According to Eggert, yard switching requires the use of more buttons and levers on the locomotive's control panel than industry switching, as well as more frequent use of the locomotive's throttle and reverser.   Yard switching also requires more use of the independent brake, which entails a lot of hand and arm movement.   Eggert additionally testified that when engineers are engaged in yard switching, they have to switch more cars than when they are engaged in industry switching and that this typically requires a faster pace of work.

Prior to trial, Zapp filed a motion in limine to exclude the video of Eggert's shift from being introduced as evidence.   Zapp's chief complaint about the video was that it allegedly demonstrated only the industry-switching aspects of the Y–131 job and none of the duties associated with yard switching.   Consistent with Eggert's testimony, he noted that industry switching is less rigorous than yard switching (which he characterizes as his “main job”) and contended that the repetition and ergonomic force required by yard switching, in particular, were key elements of his claim of causation.   Zapp argued that because the video showed only industry switching, it should be excluded as irrelevant and more prejudicial than probative because of its potential to confuse the jury about his job duties.   Zapp further argued that the video should be excluded because the locomotive shown therein was not the same one he had used at CSX and because the levers used by Eggert did not appear to require as much force as the ones he had used while at CSX. However, the trial court denied Zapp's motion after finding that his complaints went towards the evidentiary weight to be given to the video rather than its admissibility.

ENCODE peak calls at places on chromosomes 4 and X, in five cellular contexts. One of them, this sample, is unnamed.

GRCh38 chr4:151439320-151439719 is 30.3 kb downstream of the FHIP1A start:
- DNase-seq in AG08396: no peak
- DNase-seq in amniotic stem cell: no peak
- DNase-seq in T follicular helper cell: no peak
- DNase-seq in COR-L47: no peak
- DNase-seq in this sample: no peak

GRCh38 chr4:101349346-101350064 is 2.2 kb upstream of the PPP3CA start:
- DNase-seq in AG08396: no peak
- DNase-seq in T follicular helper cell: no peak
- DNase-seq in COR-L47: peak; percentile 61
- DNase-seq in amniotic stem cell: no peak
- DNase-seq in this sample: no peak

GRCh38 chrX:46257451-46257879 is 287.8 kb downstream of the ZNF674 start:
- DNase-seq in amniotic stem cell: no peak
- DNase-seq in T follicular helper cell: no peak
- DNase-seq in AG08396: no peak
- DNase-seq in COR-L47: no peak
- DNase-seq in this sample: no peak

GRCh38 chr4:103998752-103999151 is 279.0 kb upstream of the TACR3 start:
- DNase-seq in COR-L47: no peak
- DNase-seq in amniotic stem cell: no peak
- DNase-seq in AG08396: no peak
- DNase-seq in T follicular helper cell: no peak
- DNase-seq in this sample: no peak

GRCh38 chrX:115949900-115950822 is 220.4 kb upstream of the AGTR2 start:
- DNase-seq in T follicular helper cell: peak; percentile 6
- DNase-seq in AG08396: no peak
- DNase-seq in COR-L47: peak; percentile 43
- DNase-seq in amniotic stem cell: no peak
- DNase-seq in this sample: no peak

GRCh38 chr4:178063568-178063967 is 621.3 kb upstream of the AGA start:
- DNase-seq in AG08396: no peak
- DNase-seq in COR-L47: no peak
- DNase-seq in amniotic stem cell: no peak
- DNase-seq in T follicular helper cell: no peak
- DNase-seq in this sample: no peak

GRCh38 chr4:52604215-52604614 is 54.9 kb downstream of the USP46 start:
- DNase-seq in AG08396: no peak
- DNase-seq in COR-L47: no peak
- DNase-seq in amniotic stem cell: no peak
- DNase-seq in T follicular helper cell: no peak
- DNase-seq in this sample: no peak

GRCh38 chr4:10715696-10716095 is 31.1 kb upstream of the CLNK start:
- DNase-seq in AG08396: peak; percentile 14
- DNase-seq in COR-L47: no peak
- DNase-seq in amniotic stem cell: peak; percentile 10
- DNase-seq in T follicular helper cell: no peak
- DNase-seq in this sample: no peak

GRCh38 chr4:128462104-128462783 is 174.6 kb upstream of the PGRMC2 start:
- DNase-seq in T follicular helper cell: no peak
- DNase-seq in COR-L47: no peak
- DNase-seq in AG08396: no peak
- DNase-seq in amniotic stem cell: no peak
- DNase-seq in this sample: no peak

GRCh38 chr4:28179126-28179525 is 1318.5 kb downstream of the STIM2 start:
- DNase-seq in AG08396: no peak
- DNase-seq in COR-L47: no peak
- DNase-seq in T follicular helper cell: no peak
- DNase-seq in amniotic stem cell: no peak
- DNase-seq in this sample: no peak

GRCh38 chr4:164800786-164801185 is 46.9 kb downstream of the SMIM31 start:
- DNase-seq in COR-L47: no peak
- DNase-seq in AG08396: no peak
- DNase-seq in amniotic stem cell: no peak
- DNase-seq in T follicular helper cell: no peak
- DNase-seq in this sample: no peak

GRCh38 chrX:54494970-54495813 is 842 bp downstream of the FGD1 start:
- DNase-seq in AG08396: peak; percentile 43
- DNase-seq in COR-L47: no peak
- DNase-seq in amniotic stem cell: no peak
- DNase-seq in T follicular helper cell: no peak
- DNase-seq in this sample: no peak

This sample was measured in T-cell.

The jury ultimately returned a unanimous defense verdict for CSX, and Zapp subsequently filed a motion for a new trial based on the trial court's admission of the video into evidence.   The trial court denied the motion, specifically stating in its order that there was no reason to change its original ruling and reiterating that it was proper to permit the jury to see the video.   The court also noted that Zapp had had ample opportunity to challenge the evidentiary weight of the video by pointing out to the jury how the work demonstrated therein may have differed from the work Zapp did at CSX. This appeal followed.

On appeal, Zapp again challenges the admission of the aforementioned video into evidence for the same reasons noted above.   Our standard of review is well-established.   Rulings upon the admissibility of evidence rest within the discretion of the trial judge and will not be reversed in the absence of a clear abuse of that discretion.  Simpson v. Commonwealth, 889 S.W.2d 781, 783 (Ky.1994).  “The test for abuse of discretion is whether the trial judge's decision was arbitrary, unreasonable, unfair, or unsupported by sound legal principles.”  Commonwealth v. English, 993 S.W.2d 941, 945 (Ky.1999).